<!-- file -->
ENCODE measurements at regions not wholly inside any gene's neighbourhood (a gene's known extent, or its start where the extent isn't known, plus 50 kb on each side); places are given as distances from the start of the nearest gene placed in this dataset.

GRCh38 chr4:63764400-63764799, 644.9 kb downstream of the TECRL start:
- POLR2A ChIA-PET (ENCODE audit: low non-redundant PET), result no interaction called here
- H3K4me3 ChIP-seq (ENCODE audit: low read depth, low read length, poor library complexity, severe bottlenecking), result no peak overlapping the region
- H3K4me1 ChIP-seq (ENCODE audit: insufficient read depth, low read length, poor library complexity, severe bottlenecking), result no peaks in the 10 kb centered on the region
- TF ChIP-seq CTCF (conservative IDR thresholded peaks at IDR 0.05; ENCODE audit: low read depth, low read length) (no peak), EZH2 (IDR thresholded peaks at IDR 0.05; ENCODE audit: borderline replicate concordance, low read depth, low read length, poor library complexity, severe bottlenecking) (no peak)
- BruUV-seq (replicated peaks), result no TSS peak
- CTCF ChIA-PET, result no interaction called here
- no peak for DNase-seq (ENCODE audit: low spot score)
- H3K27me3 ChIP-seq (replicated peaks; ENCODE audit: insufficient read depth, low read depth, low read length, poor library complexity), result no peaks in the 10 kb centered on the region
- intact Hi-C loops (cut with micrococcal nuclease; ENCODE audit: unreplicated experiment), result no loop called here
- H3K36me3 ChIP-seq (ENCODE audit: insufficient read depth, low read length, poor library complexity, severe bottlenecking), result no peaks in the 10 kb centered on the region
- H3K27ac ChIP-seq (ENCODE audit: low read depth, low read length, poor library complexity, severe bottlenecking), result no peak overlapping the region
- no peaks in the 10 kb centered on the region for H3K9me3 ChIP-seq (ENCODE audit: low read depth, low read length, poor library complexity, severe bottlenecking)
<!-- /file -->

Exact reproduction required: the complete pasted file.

ENCODE measurements at regions not wholly inside any gene's neighbourhood (a gene's known extent, or its start where the extent isn't known, plus 50 kb on each side); places are given as distances from the start of the nearest gene placed in this dataset.

GRCh38 chr4:63764400-63764799, 644.9 kb downstream of the TECRL start:
- POLR2A ChIA-PET (ENCODE audit: low non-redundant PET), result no interaction called here
- H3K4me3 ChIP-seq (ENCODE audit: low read depth, low read length, poor library complexity, severe bottlenecking), result no peak overlapping the region
- H3K4me1 ChIP-seq (ENCODE audit: insufficient read depth, low read length, poor library complexity, severe bottlenecking), result no peaks in the 10 kb centered on the region
- TF ChIP-seq CTCF (conservative IDR thresholded peaks at IDR 0.05; ENCODE audit: low read depth, low read length) (no peak), EZH2 (IDR thresholded peaks at IDR 0.05; ENCODE audit: borderline replicate concordance, low read depth, low read length, poor library complexity, severe bottlenecking) (no peak)
- BruUV-seq (replicated peaks), result no TSS peak
- CTCF ChIA-PET, result no interaction called here
- no peak for DNase-seq (ENCODE audit: low spot score)
- H3K27me3 ChIP-seq (replicated peaks; ENCODE audit: insufficient read depth, low read depth, low read length, poor library complexity), result no peaks in the 10 kb centered on the region
- intact Hi-C loops (cut with micrococcal nuclease; ENCODE audit: unreplicated experiment), result no loop called here
- H3K36me3 ChIP-seq (ENCODE audit: insufficient read depth, low read length, poor library complexity, severe bottlenecking), result no peaks in the 10 kb centered on the region
- H3K27ac ChIP-seq (ENCODE audit: low read depth, low read length, poor library complexity, severe bottlenecking), result no peak overlapping the region
- no peaks in the 10 kb centered on the region for H3K9me3 ChIP-seq (ENCODE audit: low read depth, low read length, poor library complexity, severe bottlenecking)